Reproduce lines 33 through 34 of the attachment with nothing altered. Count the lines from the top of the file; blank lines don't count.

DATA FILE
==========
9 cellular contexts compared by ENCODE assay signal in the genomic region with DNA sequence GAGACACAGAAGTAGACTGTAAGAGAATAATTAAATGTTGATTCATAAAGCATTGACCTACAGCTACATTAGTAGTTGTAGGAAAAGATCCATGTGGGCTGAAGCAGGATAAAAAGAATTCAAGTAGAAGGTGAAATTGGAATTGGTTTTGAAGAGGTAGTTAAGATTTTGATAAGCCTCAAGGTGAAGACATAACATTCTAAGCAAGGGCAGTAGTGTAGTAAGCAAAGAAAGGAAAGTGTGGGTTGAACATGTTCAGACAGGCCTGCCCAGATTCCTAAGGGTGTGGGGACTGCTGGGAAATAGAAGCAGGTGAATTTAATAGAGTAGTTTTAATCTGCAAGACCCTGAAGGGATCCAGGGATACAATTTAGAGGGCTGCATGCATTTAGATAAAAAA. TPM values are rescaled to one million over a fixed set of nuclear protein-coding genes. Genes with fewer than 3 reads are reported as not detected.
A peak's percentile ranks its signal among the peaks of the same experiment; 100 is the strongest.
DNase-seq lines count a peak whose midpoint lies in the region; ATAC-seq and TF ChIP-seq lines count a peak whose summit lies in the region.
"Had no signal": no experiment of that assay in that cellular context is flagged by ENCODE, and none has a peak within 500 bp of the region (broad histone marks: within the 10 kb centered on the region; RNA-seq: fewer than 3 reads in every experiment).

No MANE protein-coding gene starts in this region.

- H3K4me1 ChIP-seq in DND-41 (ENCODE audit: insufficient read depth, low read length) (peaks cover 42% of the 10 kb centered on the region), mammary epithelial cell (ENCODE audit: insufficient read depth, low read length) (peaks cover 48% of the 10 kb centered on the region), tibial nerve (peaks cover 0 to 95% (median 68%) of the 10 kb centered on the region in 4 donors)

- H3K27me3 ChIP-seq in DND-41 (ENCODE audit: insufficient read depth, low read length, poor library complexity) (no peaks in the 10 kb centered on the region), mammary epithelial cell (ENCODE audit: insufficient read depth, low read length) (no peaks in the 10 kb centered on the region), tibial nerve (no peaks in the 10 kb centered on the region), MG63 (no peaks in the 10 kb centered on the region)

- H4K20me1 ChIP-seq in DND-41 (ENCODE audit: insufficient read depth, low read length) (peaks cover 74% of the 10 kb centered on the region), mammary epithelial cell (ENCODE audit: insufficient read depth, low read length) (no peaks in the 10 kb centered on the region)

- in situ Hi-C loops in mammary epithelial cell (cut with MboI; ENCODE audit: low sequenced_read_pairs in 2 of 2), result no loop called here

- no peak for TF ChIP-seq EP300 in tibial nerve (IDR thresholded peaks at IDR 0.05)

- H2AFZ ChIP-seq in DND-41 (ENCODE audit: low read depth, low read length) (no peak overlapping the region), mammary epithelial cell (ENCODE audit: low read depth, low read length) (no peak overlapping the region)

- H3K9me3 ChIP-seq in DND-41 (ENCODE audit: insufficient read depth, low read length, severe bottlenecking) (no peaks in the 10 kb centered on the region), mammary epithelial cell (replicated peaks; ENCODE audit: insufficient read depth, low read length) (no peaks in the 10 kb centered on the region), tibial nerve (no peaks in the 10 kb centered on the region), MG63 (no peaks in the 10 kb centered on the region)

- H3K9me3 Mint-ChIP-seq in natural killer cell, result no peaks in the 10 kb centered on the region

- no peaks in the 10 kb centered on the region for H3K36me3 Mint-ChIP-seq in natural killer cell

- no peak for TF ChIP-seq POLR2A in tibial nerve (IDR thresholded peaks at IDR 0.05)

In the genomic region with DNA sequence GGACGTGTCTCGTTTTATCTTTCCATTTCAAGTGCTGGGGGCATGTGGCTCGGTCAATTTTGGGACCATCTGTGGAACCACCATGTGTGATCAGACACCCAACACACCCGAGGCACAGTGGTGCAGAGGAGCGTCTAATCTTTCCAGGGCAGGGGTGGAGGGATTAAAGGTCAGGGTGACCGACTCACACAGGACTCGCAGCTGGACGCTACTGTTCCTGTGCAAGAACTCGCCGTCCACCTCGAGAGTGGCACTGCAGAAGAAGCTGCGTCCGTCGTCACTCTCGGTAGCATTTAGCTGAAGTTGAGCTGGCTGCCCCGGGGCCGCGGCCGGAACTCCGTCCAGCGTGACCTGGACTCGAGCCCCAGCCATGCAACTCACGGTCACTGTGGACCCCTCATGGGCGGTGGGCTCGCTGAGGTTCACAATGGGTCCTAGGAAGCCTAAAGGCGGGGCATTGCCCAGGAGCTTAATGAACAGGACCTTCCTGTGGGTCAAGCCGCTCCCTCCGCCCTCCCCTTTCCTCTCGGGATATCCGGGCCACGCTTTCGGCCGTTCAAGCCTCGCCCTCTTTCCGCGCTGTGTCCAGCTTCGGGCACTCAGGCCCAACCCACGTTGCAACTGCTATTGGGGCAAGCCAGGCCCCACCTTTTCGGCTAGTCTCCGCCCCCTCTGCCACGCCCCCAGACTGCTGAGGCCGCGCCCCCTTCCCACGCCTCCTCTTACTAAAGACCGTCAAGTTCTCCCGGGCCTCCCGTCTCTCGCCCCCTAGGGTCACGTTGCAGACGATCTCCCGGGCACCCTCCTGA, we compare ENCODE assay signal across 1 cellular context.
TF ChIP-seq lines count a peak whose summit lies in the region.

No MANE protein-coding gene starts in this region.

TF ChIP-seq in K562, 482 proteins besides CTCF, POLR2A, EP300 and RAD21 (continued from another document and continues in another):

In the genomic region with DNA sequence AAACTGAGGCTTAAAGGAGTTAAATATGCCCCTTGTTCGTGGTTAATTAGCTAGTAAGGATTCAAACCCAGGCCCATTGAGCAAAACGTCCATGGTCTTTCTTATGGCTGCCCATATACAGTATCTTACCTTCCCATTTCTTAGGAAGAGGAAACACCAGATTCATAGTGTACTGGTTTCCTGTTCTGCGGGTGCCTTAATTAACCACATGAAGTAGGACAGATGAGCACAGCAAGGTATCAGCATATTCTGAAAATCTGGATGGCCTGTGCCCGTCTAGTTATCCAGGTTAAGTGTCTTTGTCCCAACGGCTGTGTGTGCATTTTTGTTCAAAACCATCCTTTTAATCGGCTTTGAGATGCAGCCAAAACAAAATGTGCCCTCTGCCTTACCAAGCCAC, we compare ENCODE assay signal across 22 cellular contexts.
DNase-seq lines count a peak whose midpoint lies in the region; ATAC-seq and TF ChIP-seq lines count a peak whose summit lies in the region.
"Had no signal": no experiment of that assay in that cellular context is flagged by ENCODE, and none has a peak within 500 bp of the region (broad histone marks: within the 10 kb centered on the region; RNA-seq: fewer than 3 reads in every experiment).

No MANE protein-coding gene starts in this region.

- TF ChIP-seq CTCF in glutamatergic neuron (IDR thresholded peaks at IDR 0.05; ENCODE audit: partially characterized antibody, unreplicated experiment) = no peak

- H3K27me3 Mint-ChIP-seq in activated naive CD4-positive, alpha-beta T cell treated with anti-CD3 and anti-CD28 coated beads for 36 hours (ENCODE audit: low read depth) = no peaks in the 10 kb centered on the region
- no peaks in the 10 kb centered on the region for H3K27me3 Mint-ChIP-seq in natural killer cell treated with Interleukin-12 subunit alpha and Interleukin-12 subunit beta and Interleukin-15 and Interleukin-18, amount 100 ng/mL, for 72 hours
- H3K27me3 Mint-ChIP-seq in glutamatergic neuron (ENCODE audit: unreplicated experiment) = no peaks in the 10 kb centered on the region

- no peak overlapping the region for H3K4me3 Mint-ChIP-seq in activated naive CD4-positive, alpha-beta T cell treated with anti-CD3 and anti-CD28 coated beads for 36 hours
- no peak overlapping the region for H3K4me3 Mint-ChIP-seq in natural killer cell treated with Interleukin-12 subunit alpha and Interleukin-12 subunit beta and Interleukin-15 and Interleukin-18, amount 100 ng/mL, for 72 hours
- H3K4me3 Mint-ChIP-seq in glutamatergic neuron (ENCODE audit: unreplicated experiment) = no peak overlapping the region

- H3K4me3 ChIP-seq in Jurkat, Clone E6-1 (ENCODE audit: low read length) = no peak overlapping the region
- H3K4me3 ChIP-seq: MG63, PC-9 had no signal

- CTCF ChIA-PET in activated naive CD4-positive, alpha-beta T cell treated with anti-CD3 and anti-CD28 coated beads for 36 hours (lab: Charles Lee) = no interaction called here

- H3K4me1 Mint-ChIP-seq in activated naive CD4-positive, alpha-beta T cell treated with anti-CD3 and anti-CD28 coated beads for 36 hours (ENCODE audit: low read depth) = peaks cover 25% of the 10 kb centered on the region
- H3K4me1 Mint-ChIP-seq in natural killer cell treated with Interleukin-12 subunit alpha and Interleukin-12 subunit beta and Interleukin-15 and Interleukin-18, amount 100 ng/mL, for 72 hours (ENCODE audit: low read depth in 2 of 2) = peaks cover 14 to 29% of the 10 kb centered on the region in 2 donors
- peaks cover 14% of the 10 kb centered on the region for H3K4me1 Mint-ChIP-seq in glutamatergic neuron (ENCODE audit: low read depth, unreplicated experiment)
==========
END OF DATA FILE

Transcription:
- CTCF ChIA-PET in activated naive CD4-positive, alpha-beta T cell treated with anti-CD3 and anti-CD28 coated beads for 36 hours (lab: Charles Lee) = no interaction called here

- H3K4me1 Mint-ChIP-seq in activated naive CD4-positive, alpha-beta T cell treated with anti-CD3 and anti-CD28 coated beads for 36 hours (ENCODE audit: low read depth) = peaks cover 25% of the 10 kb centered on the region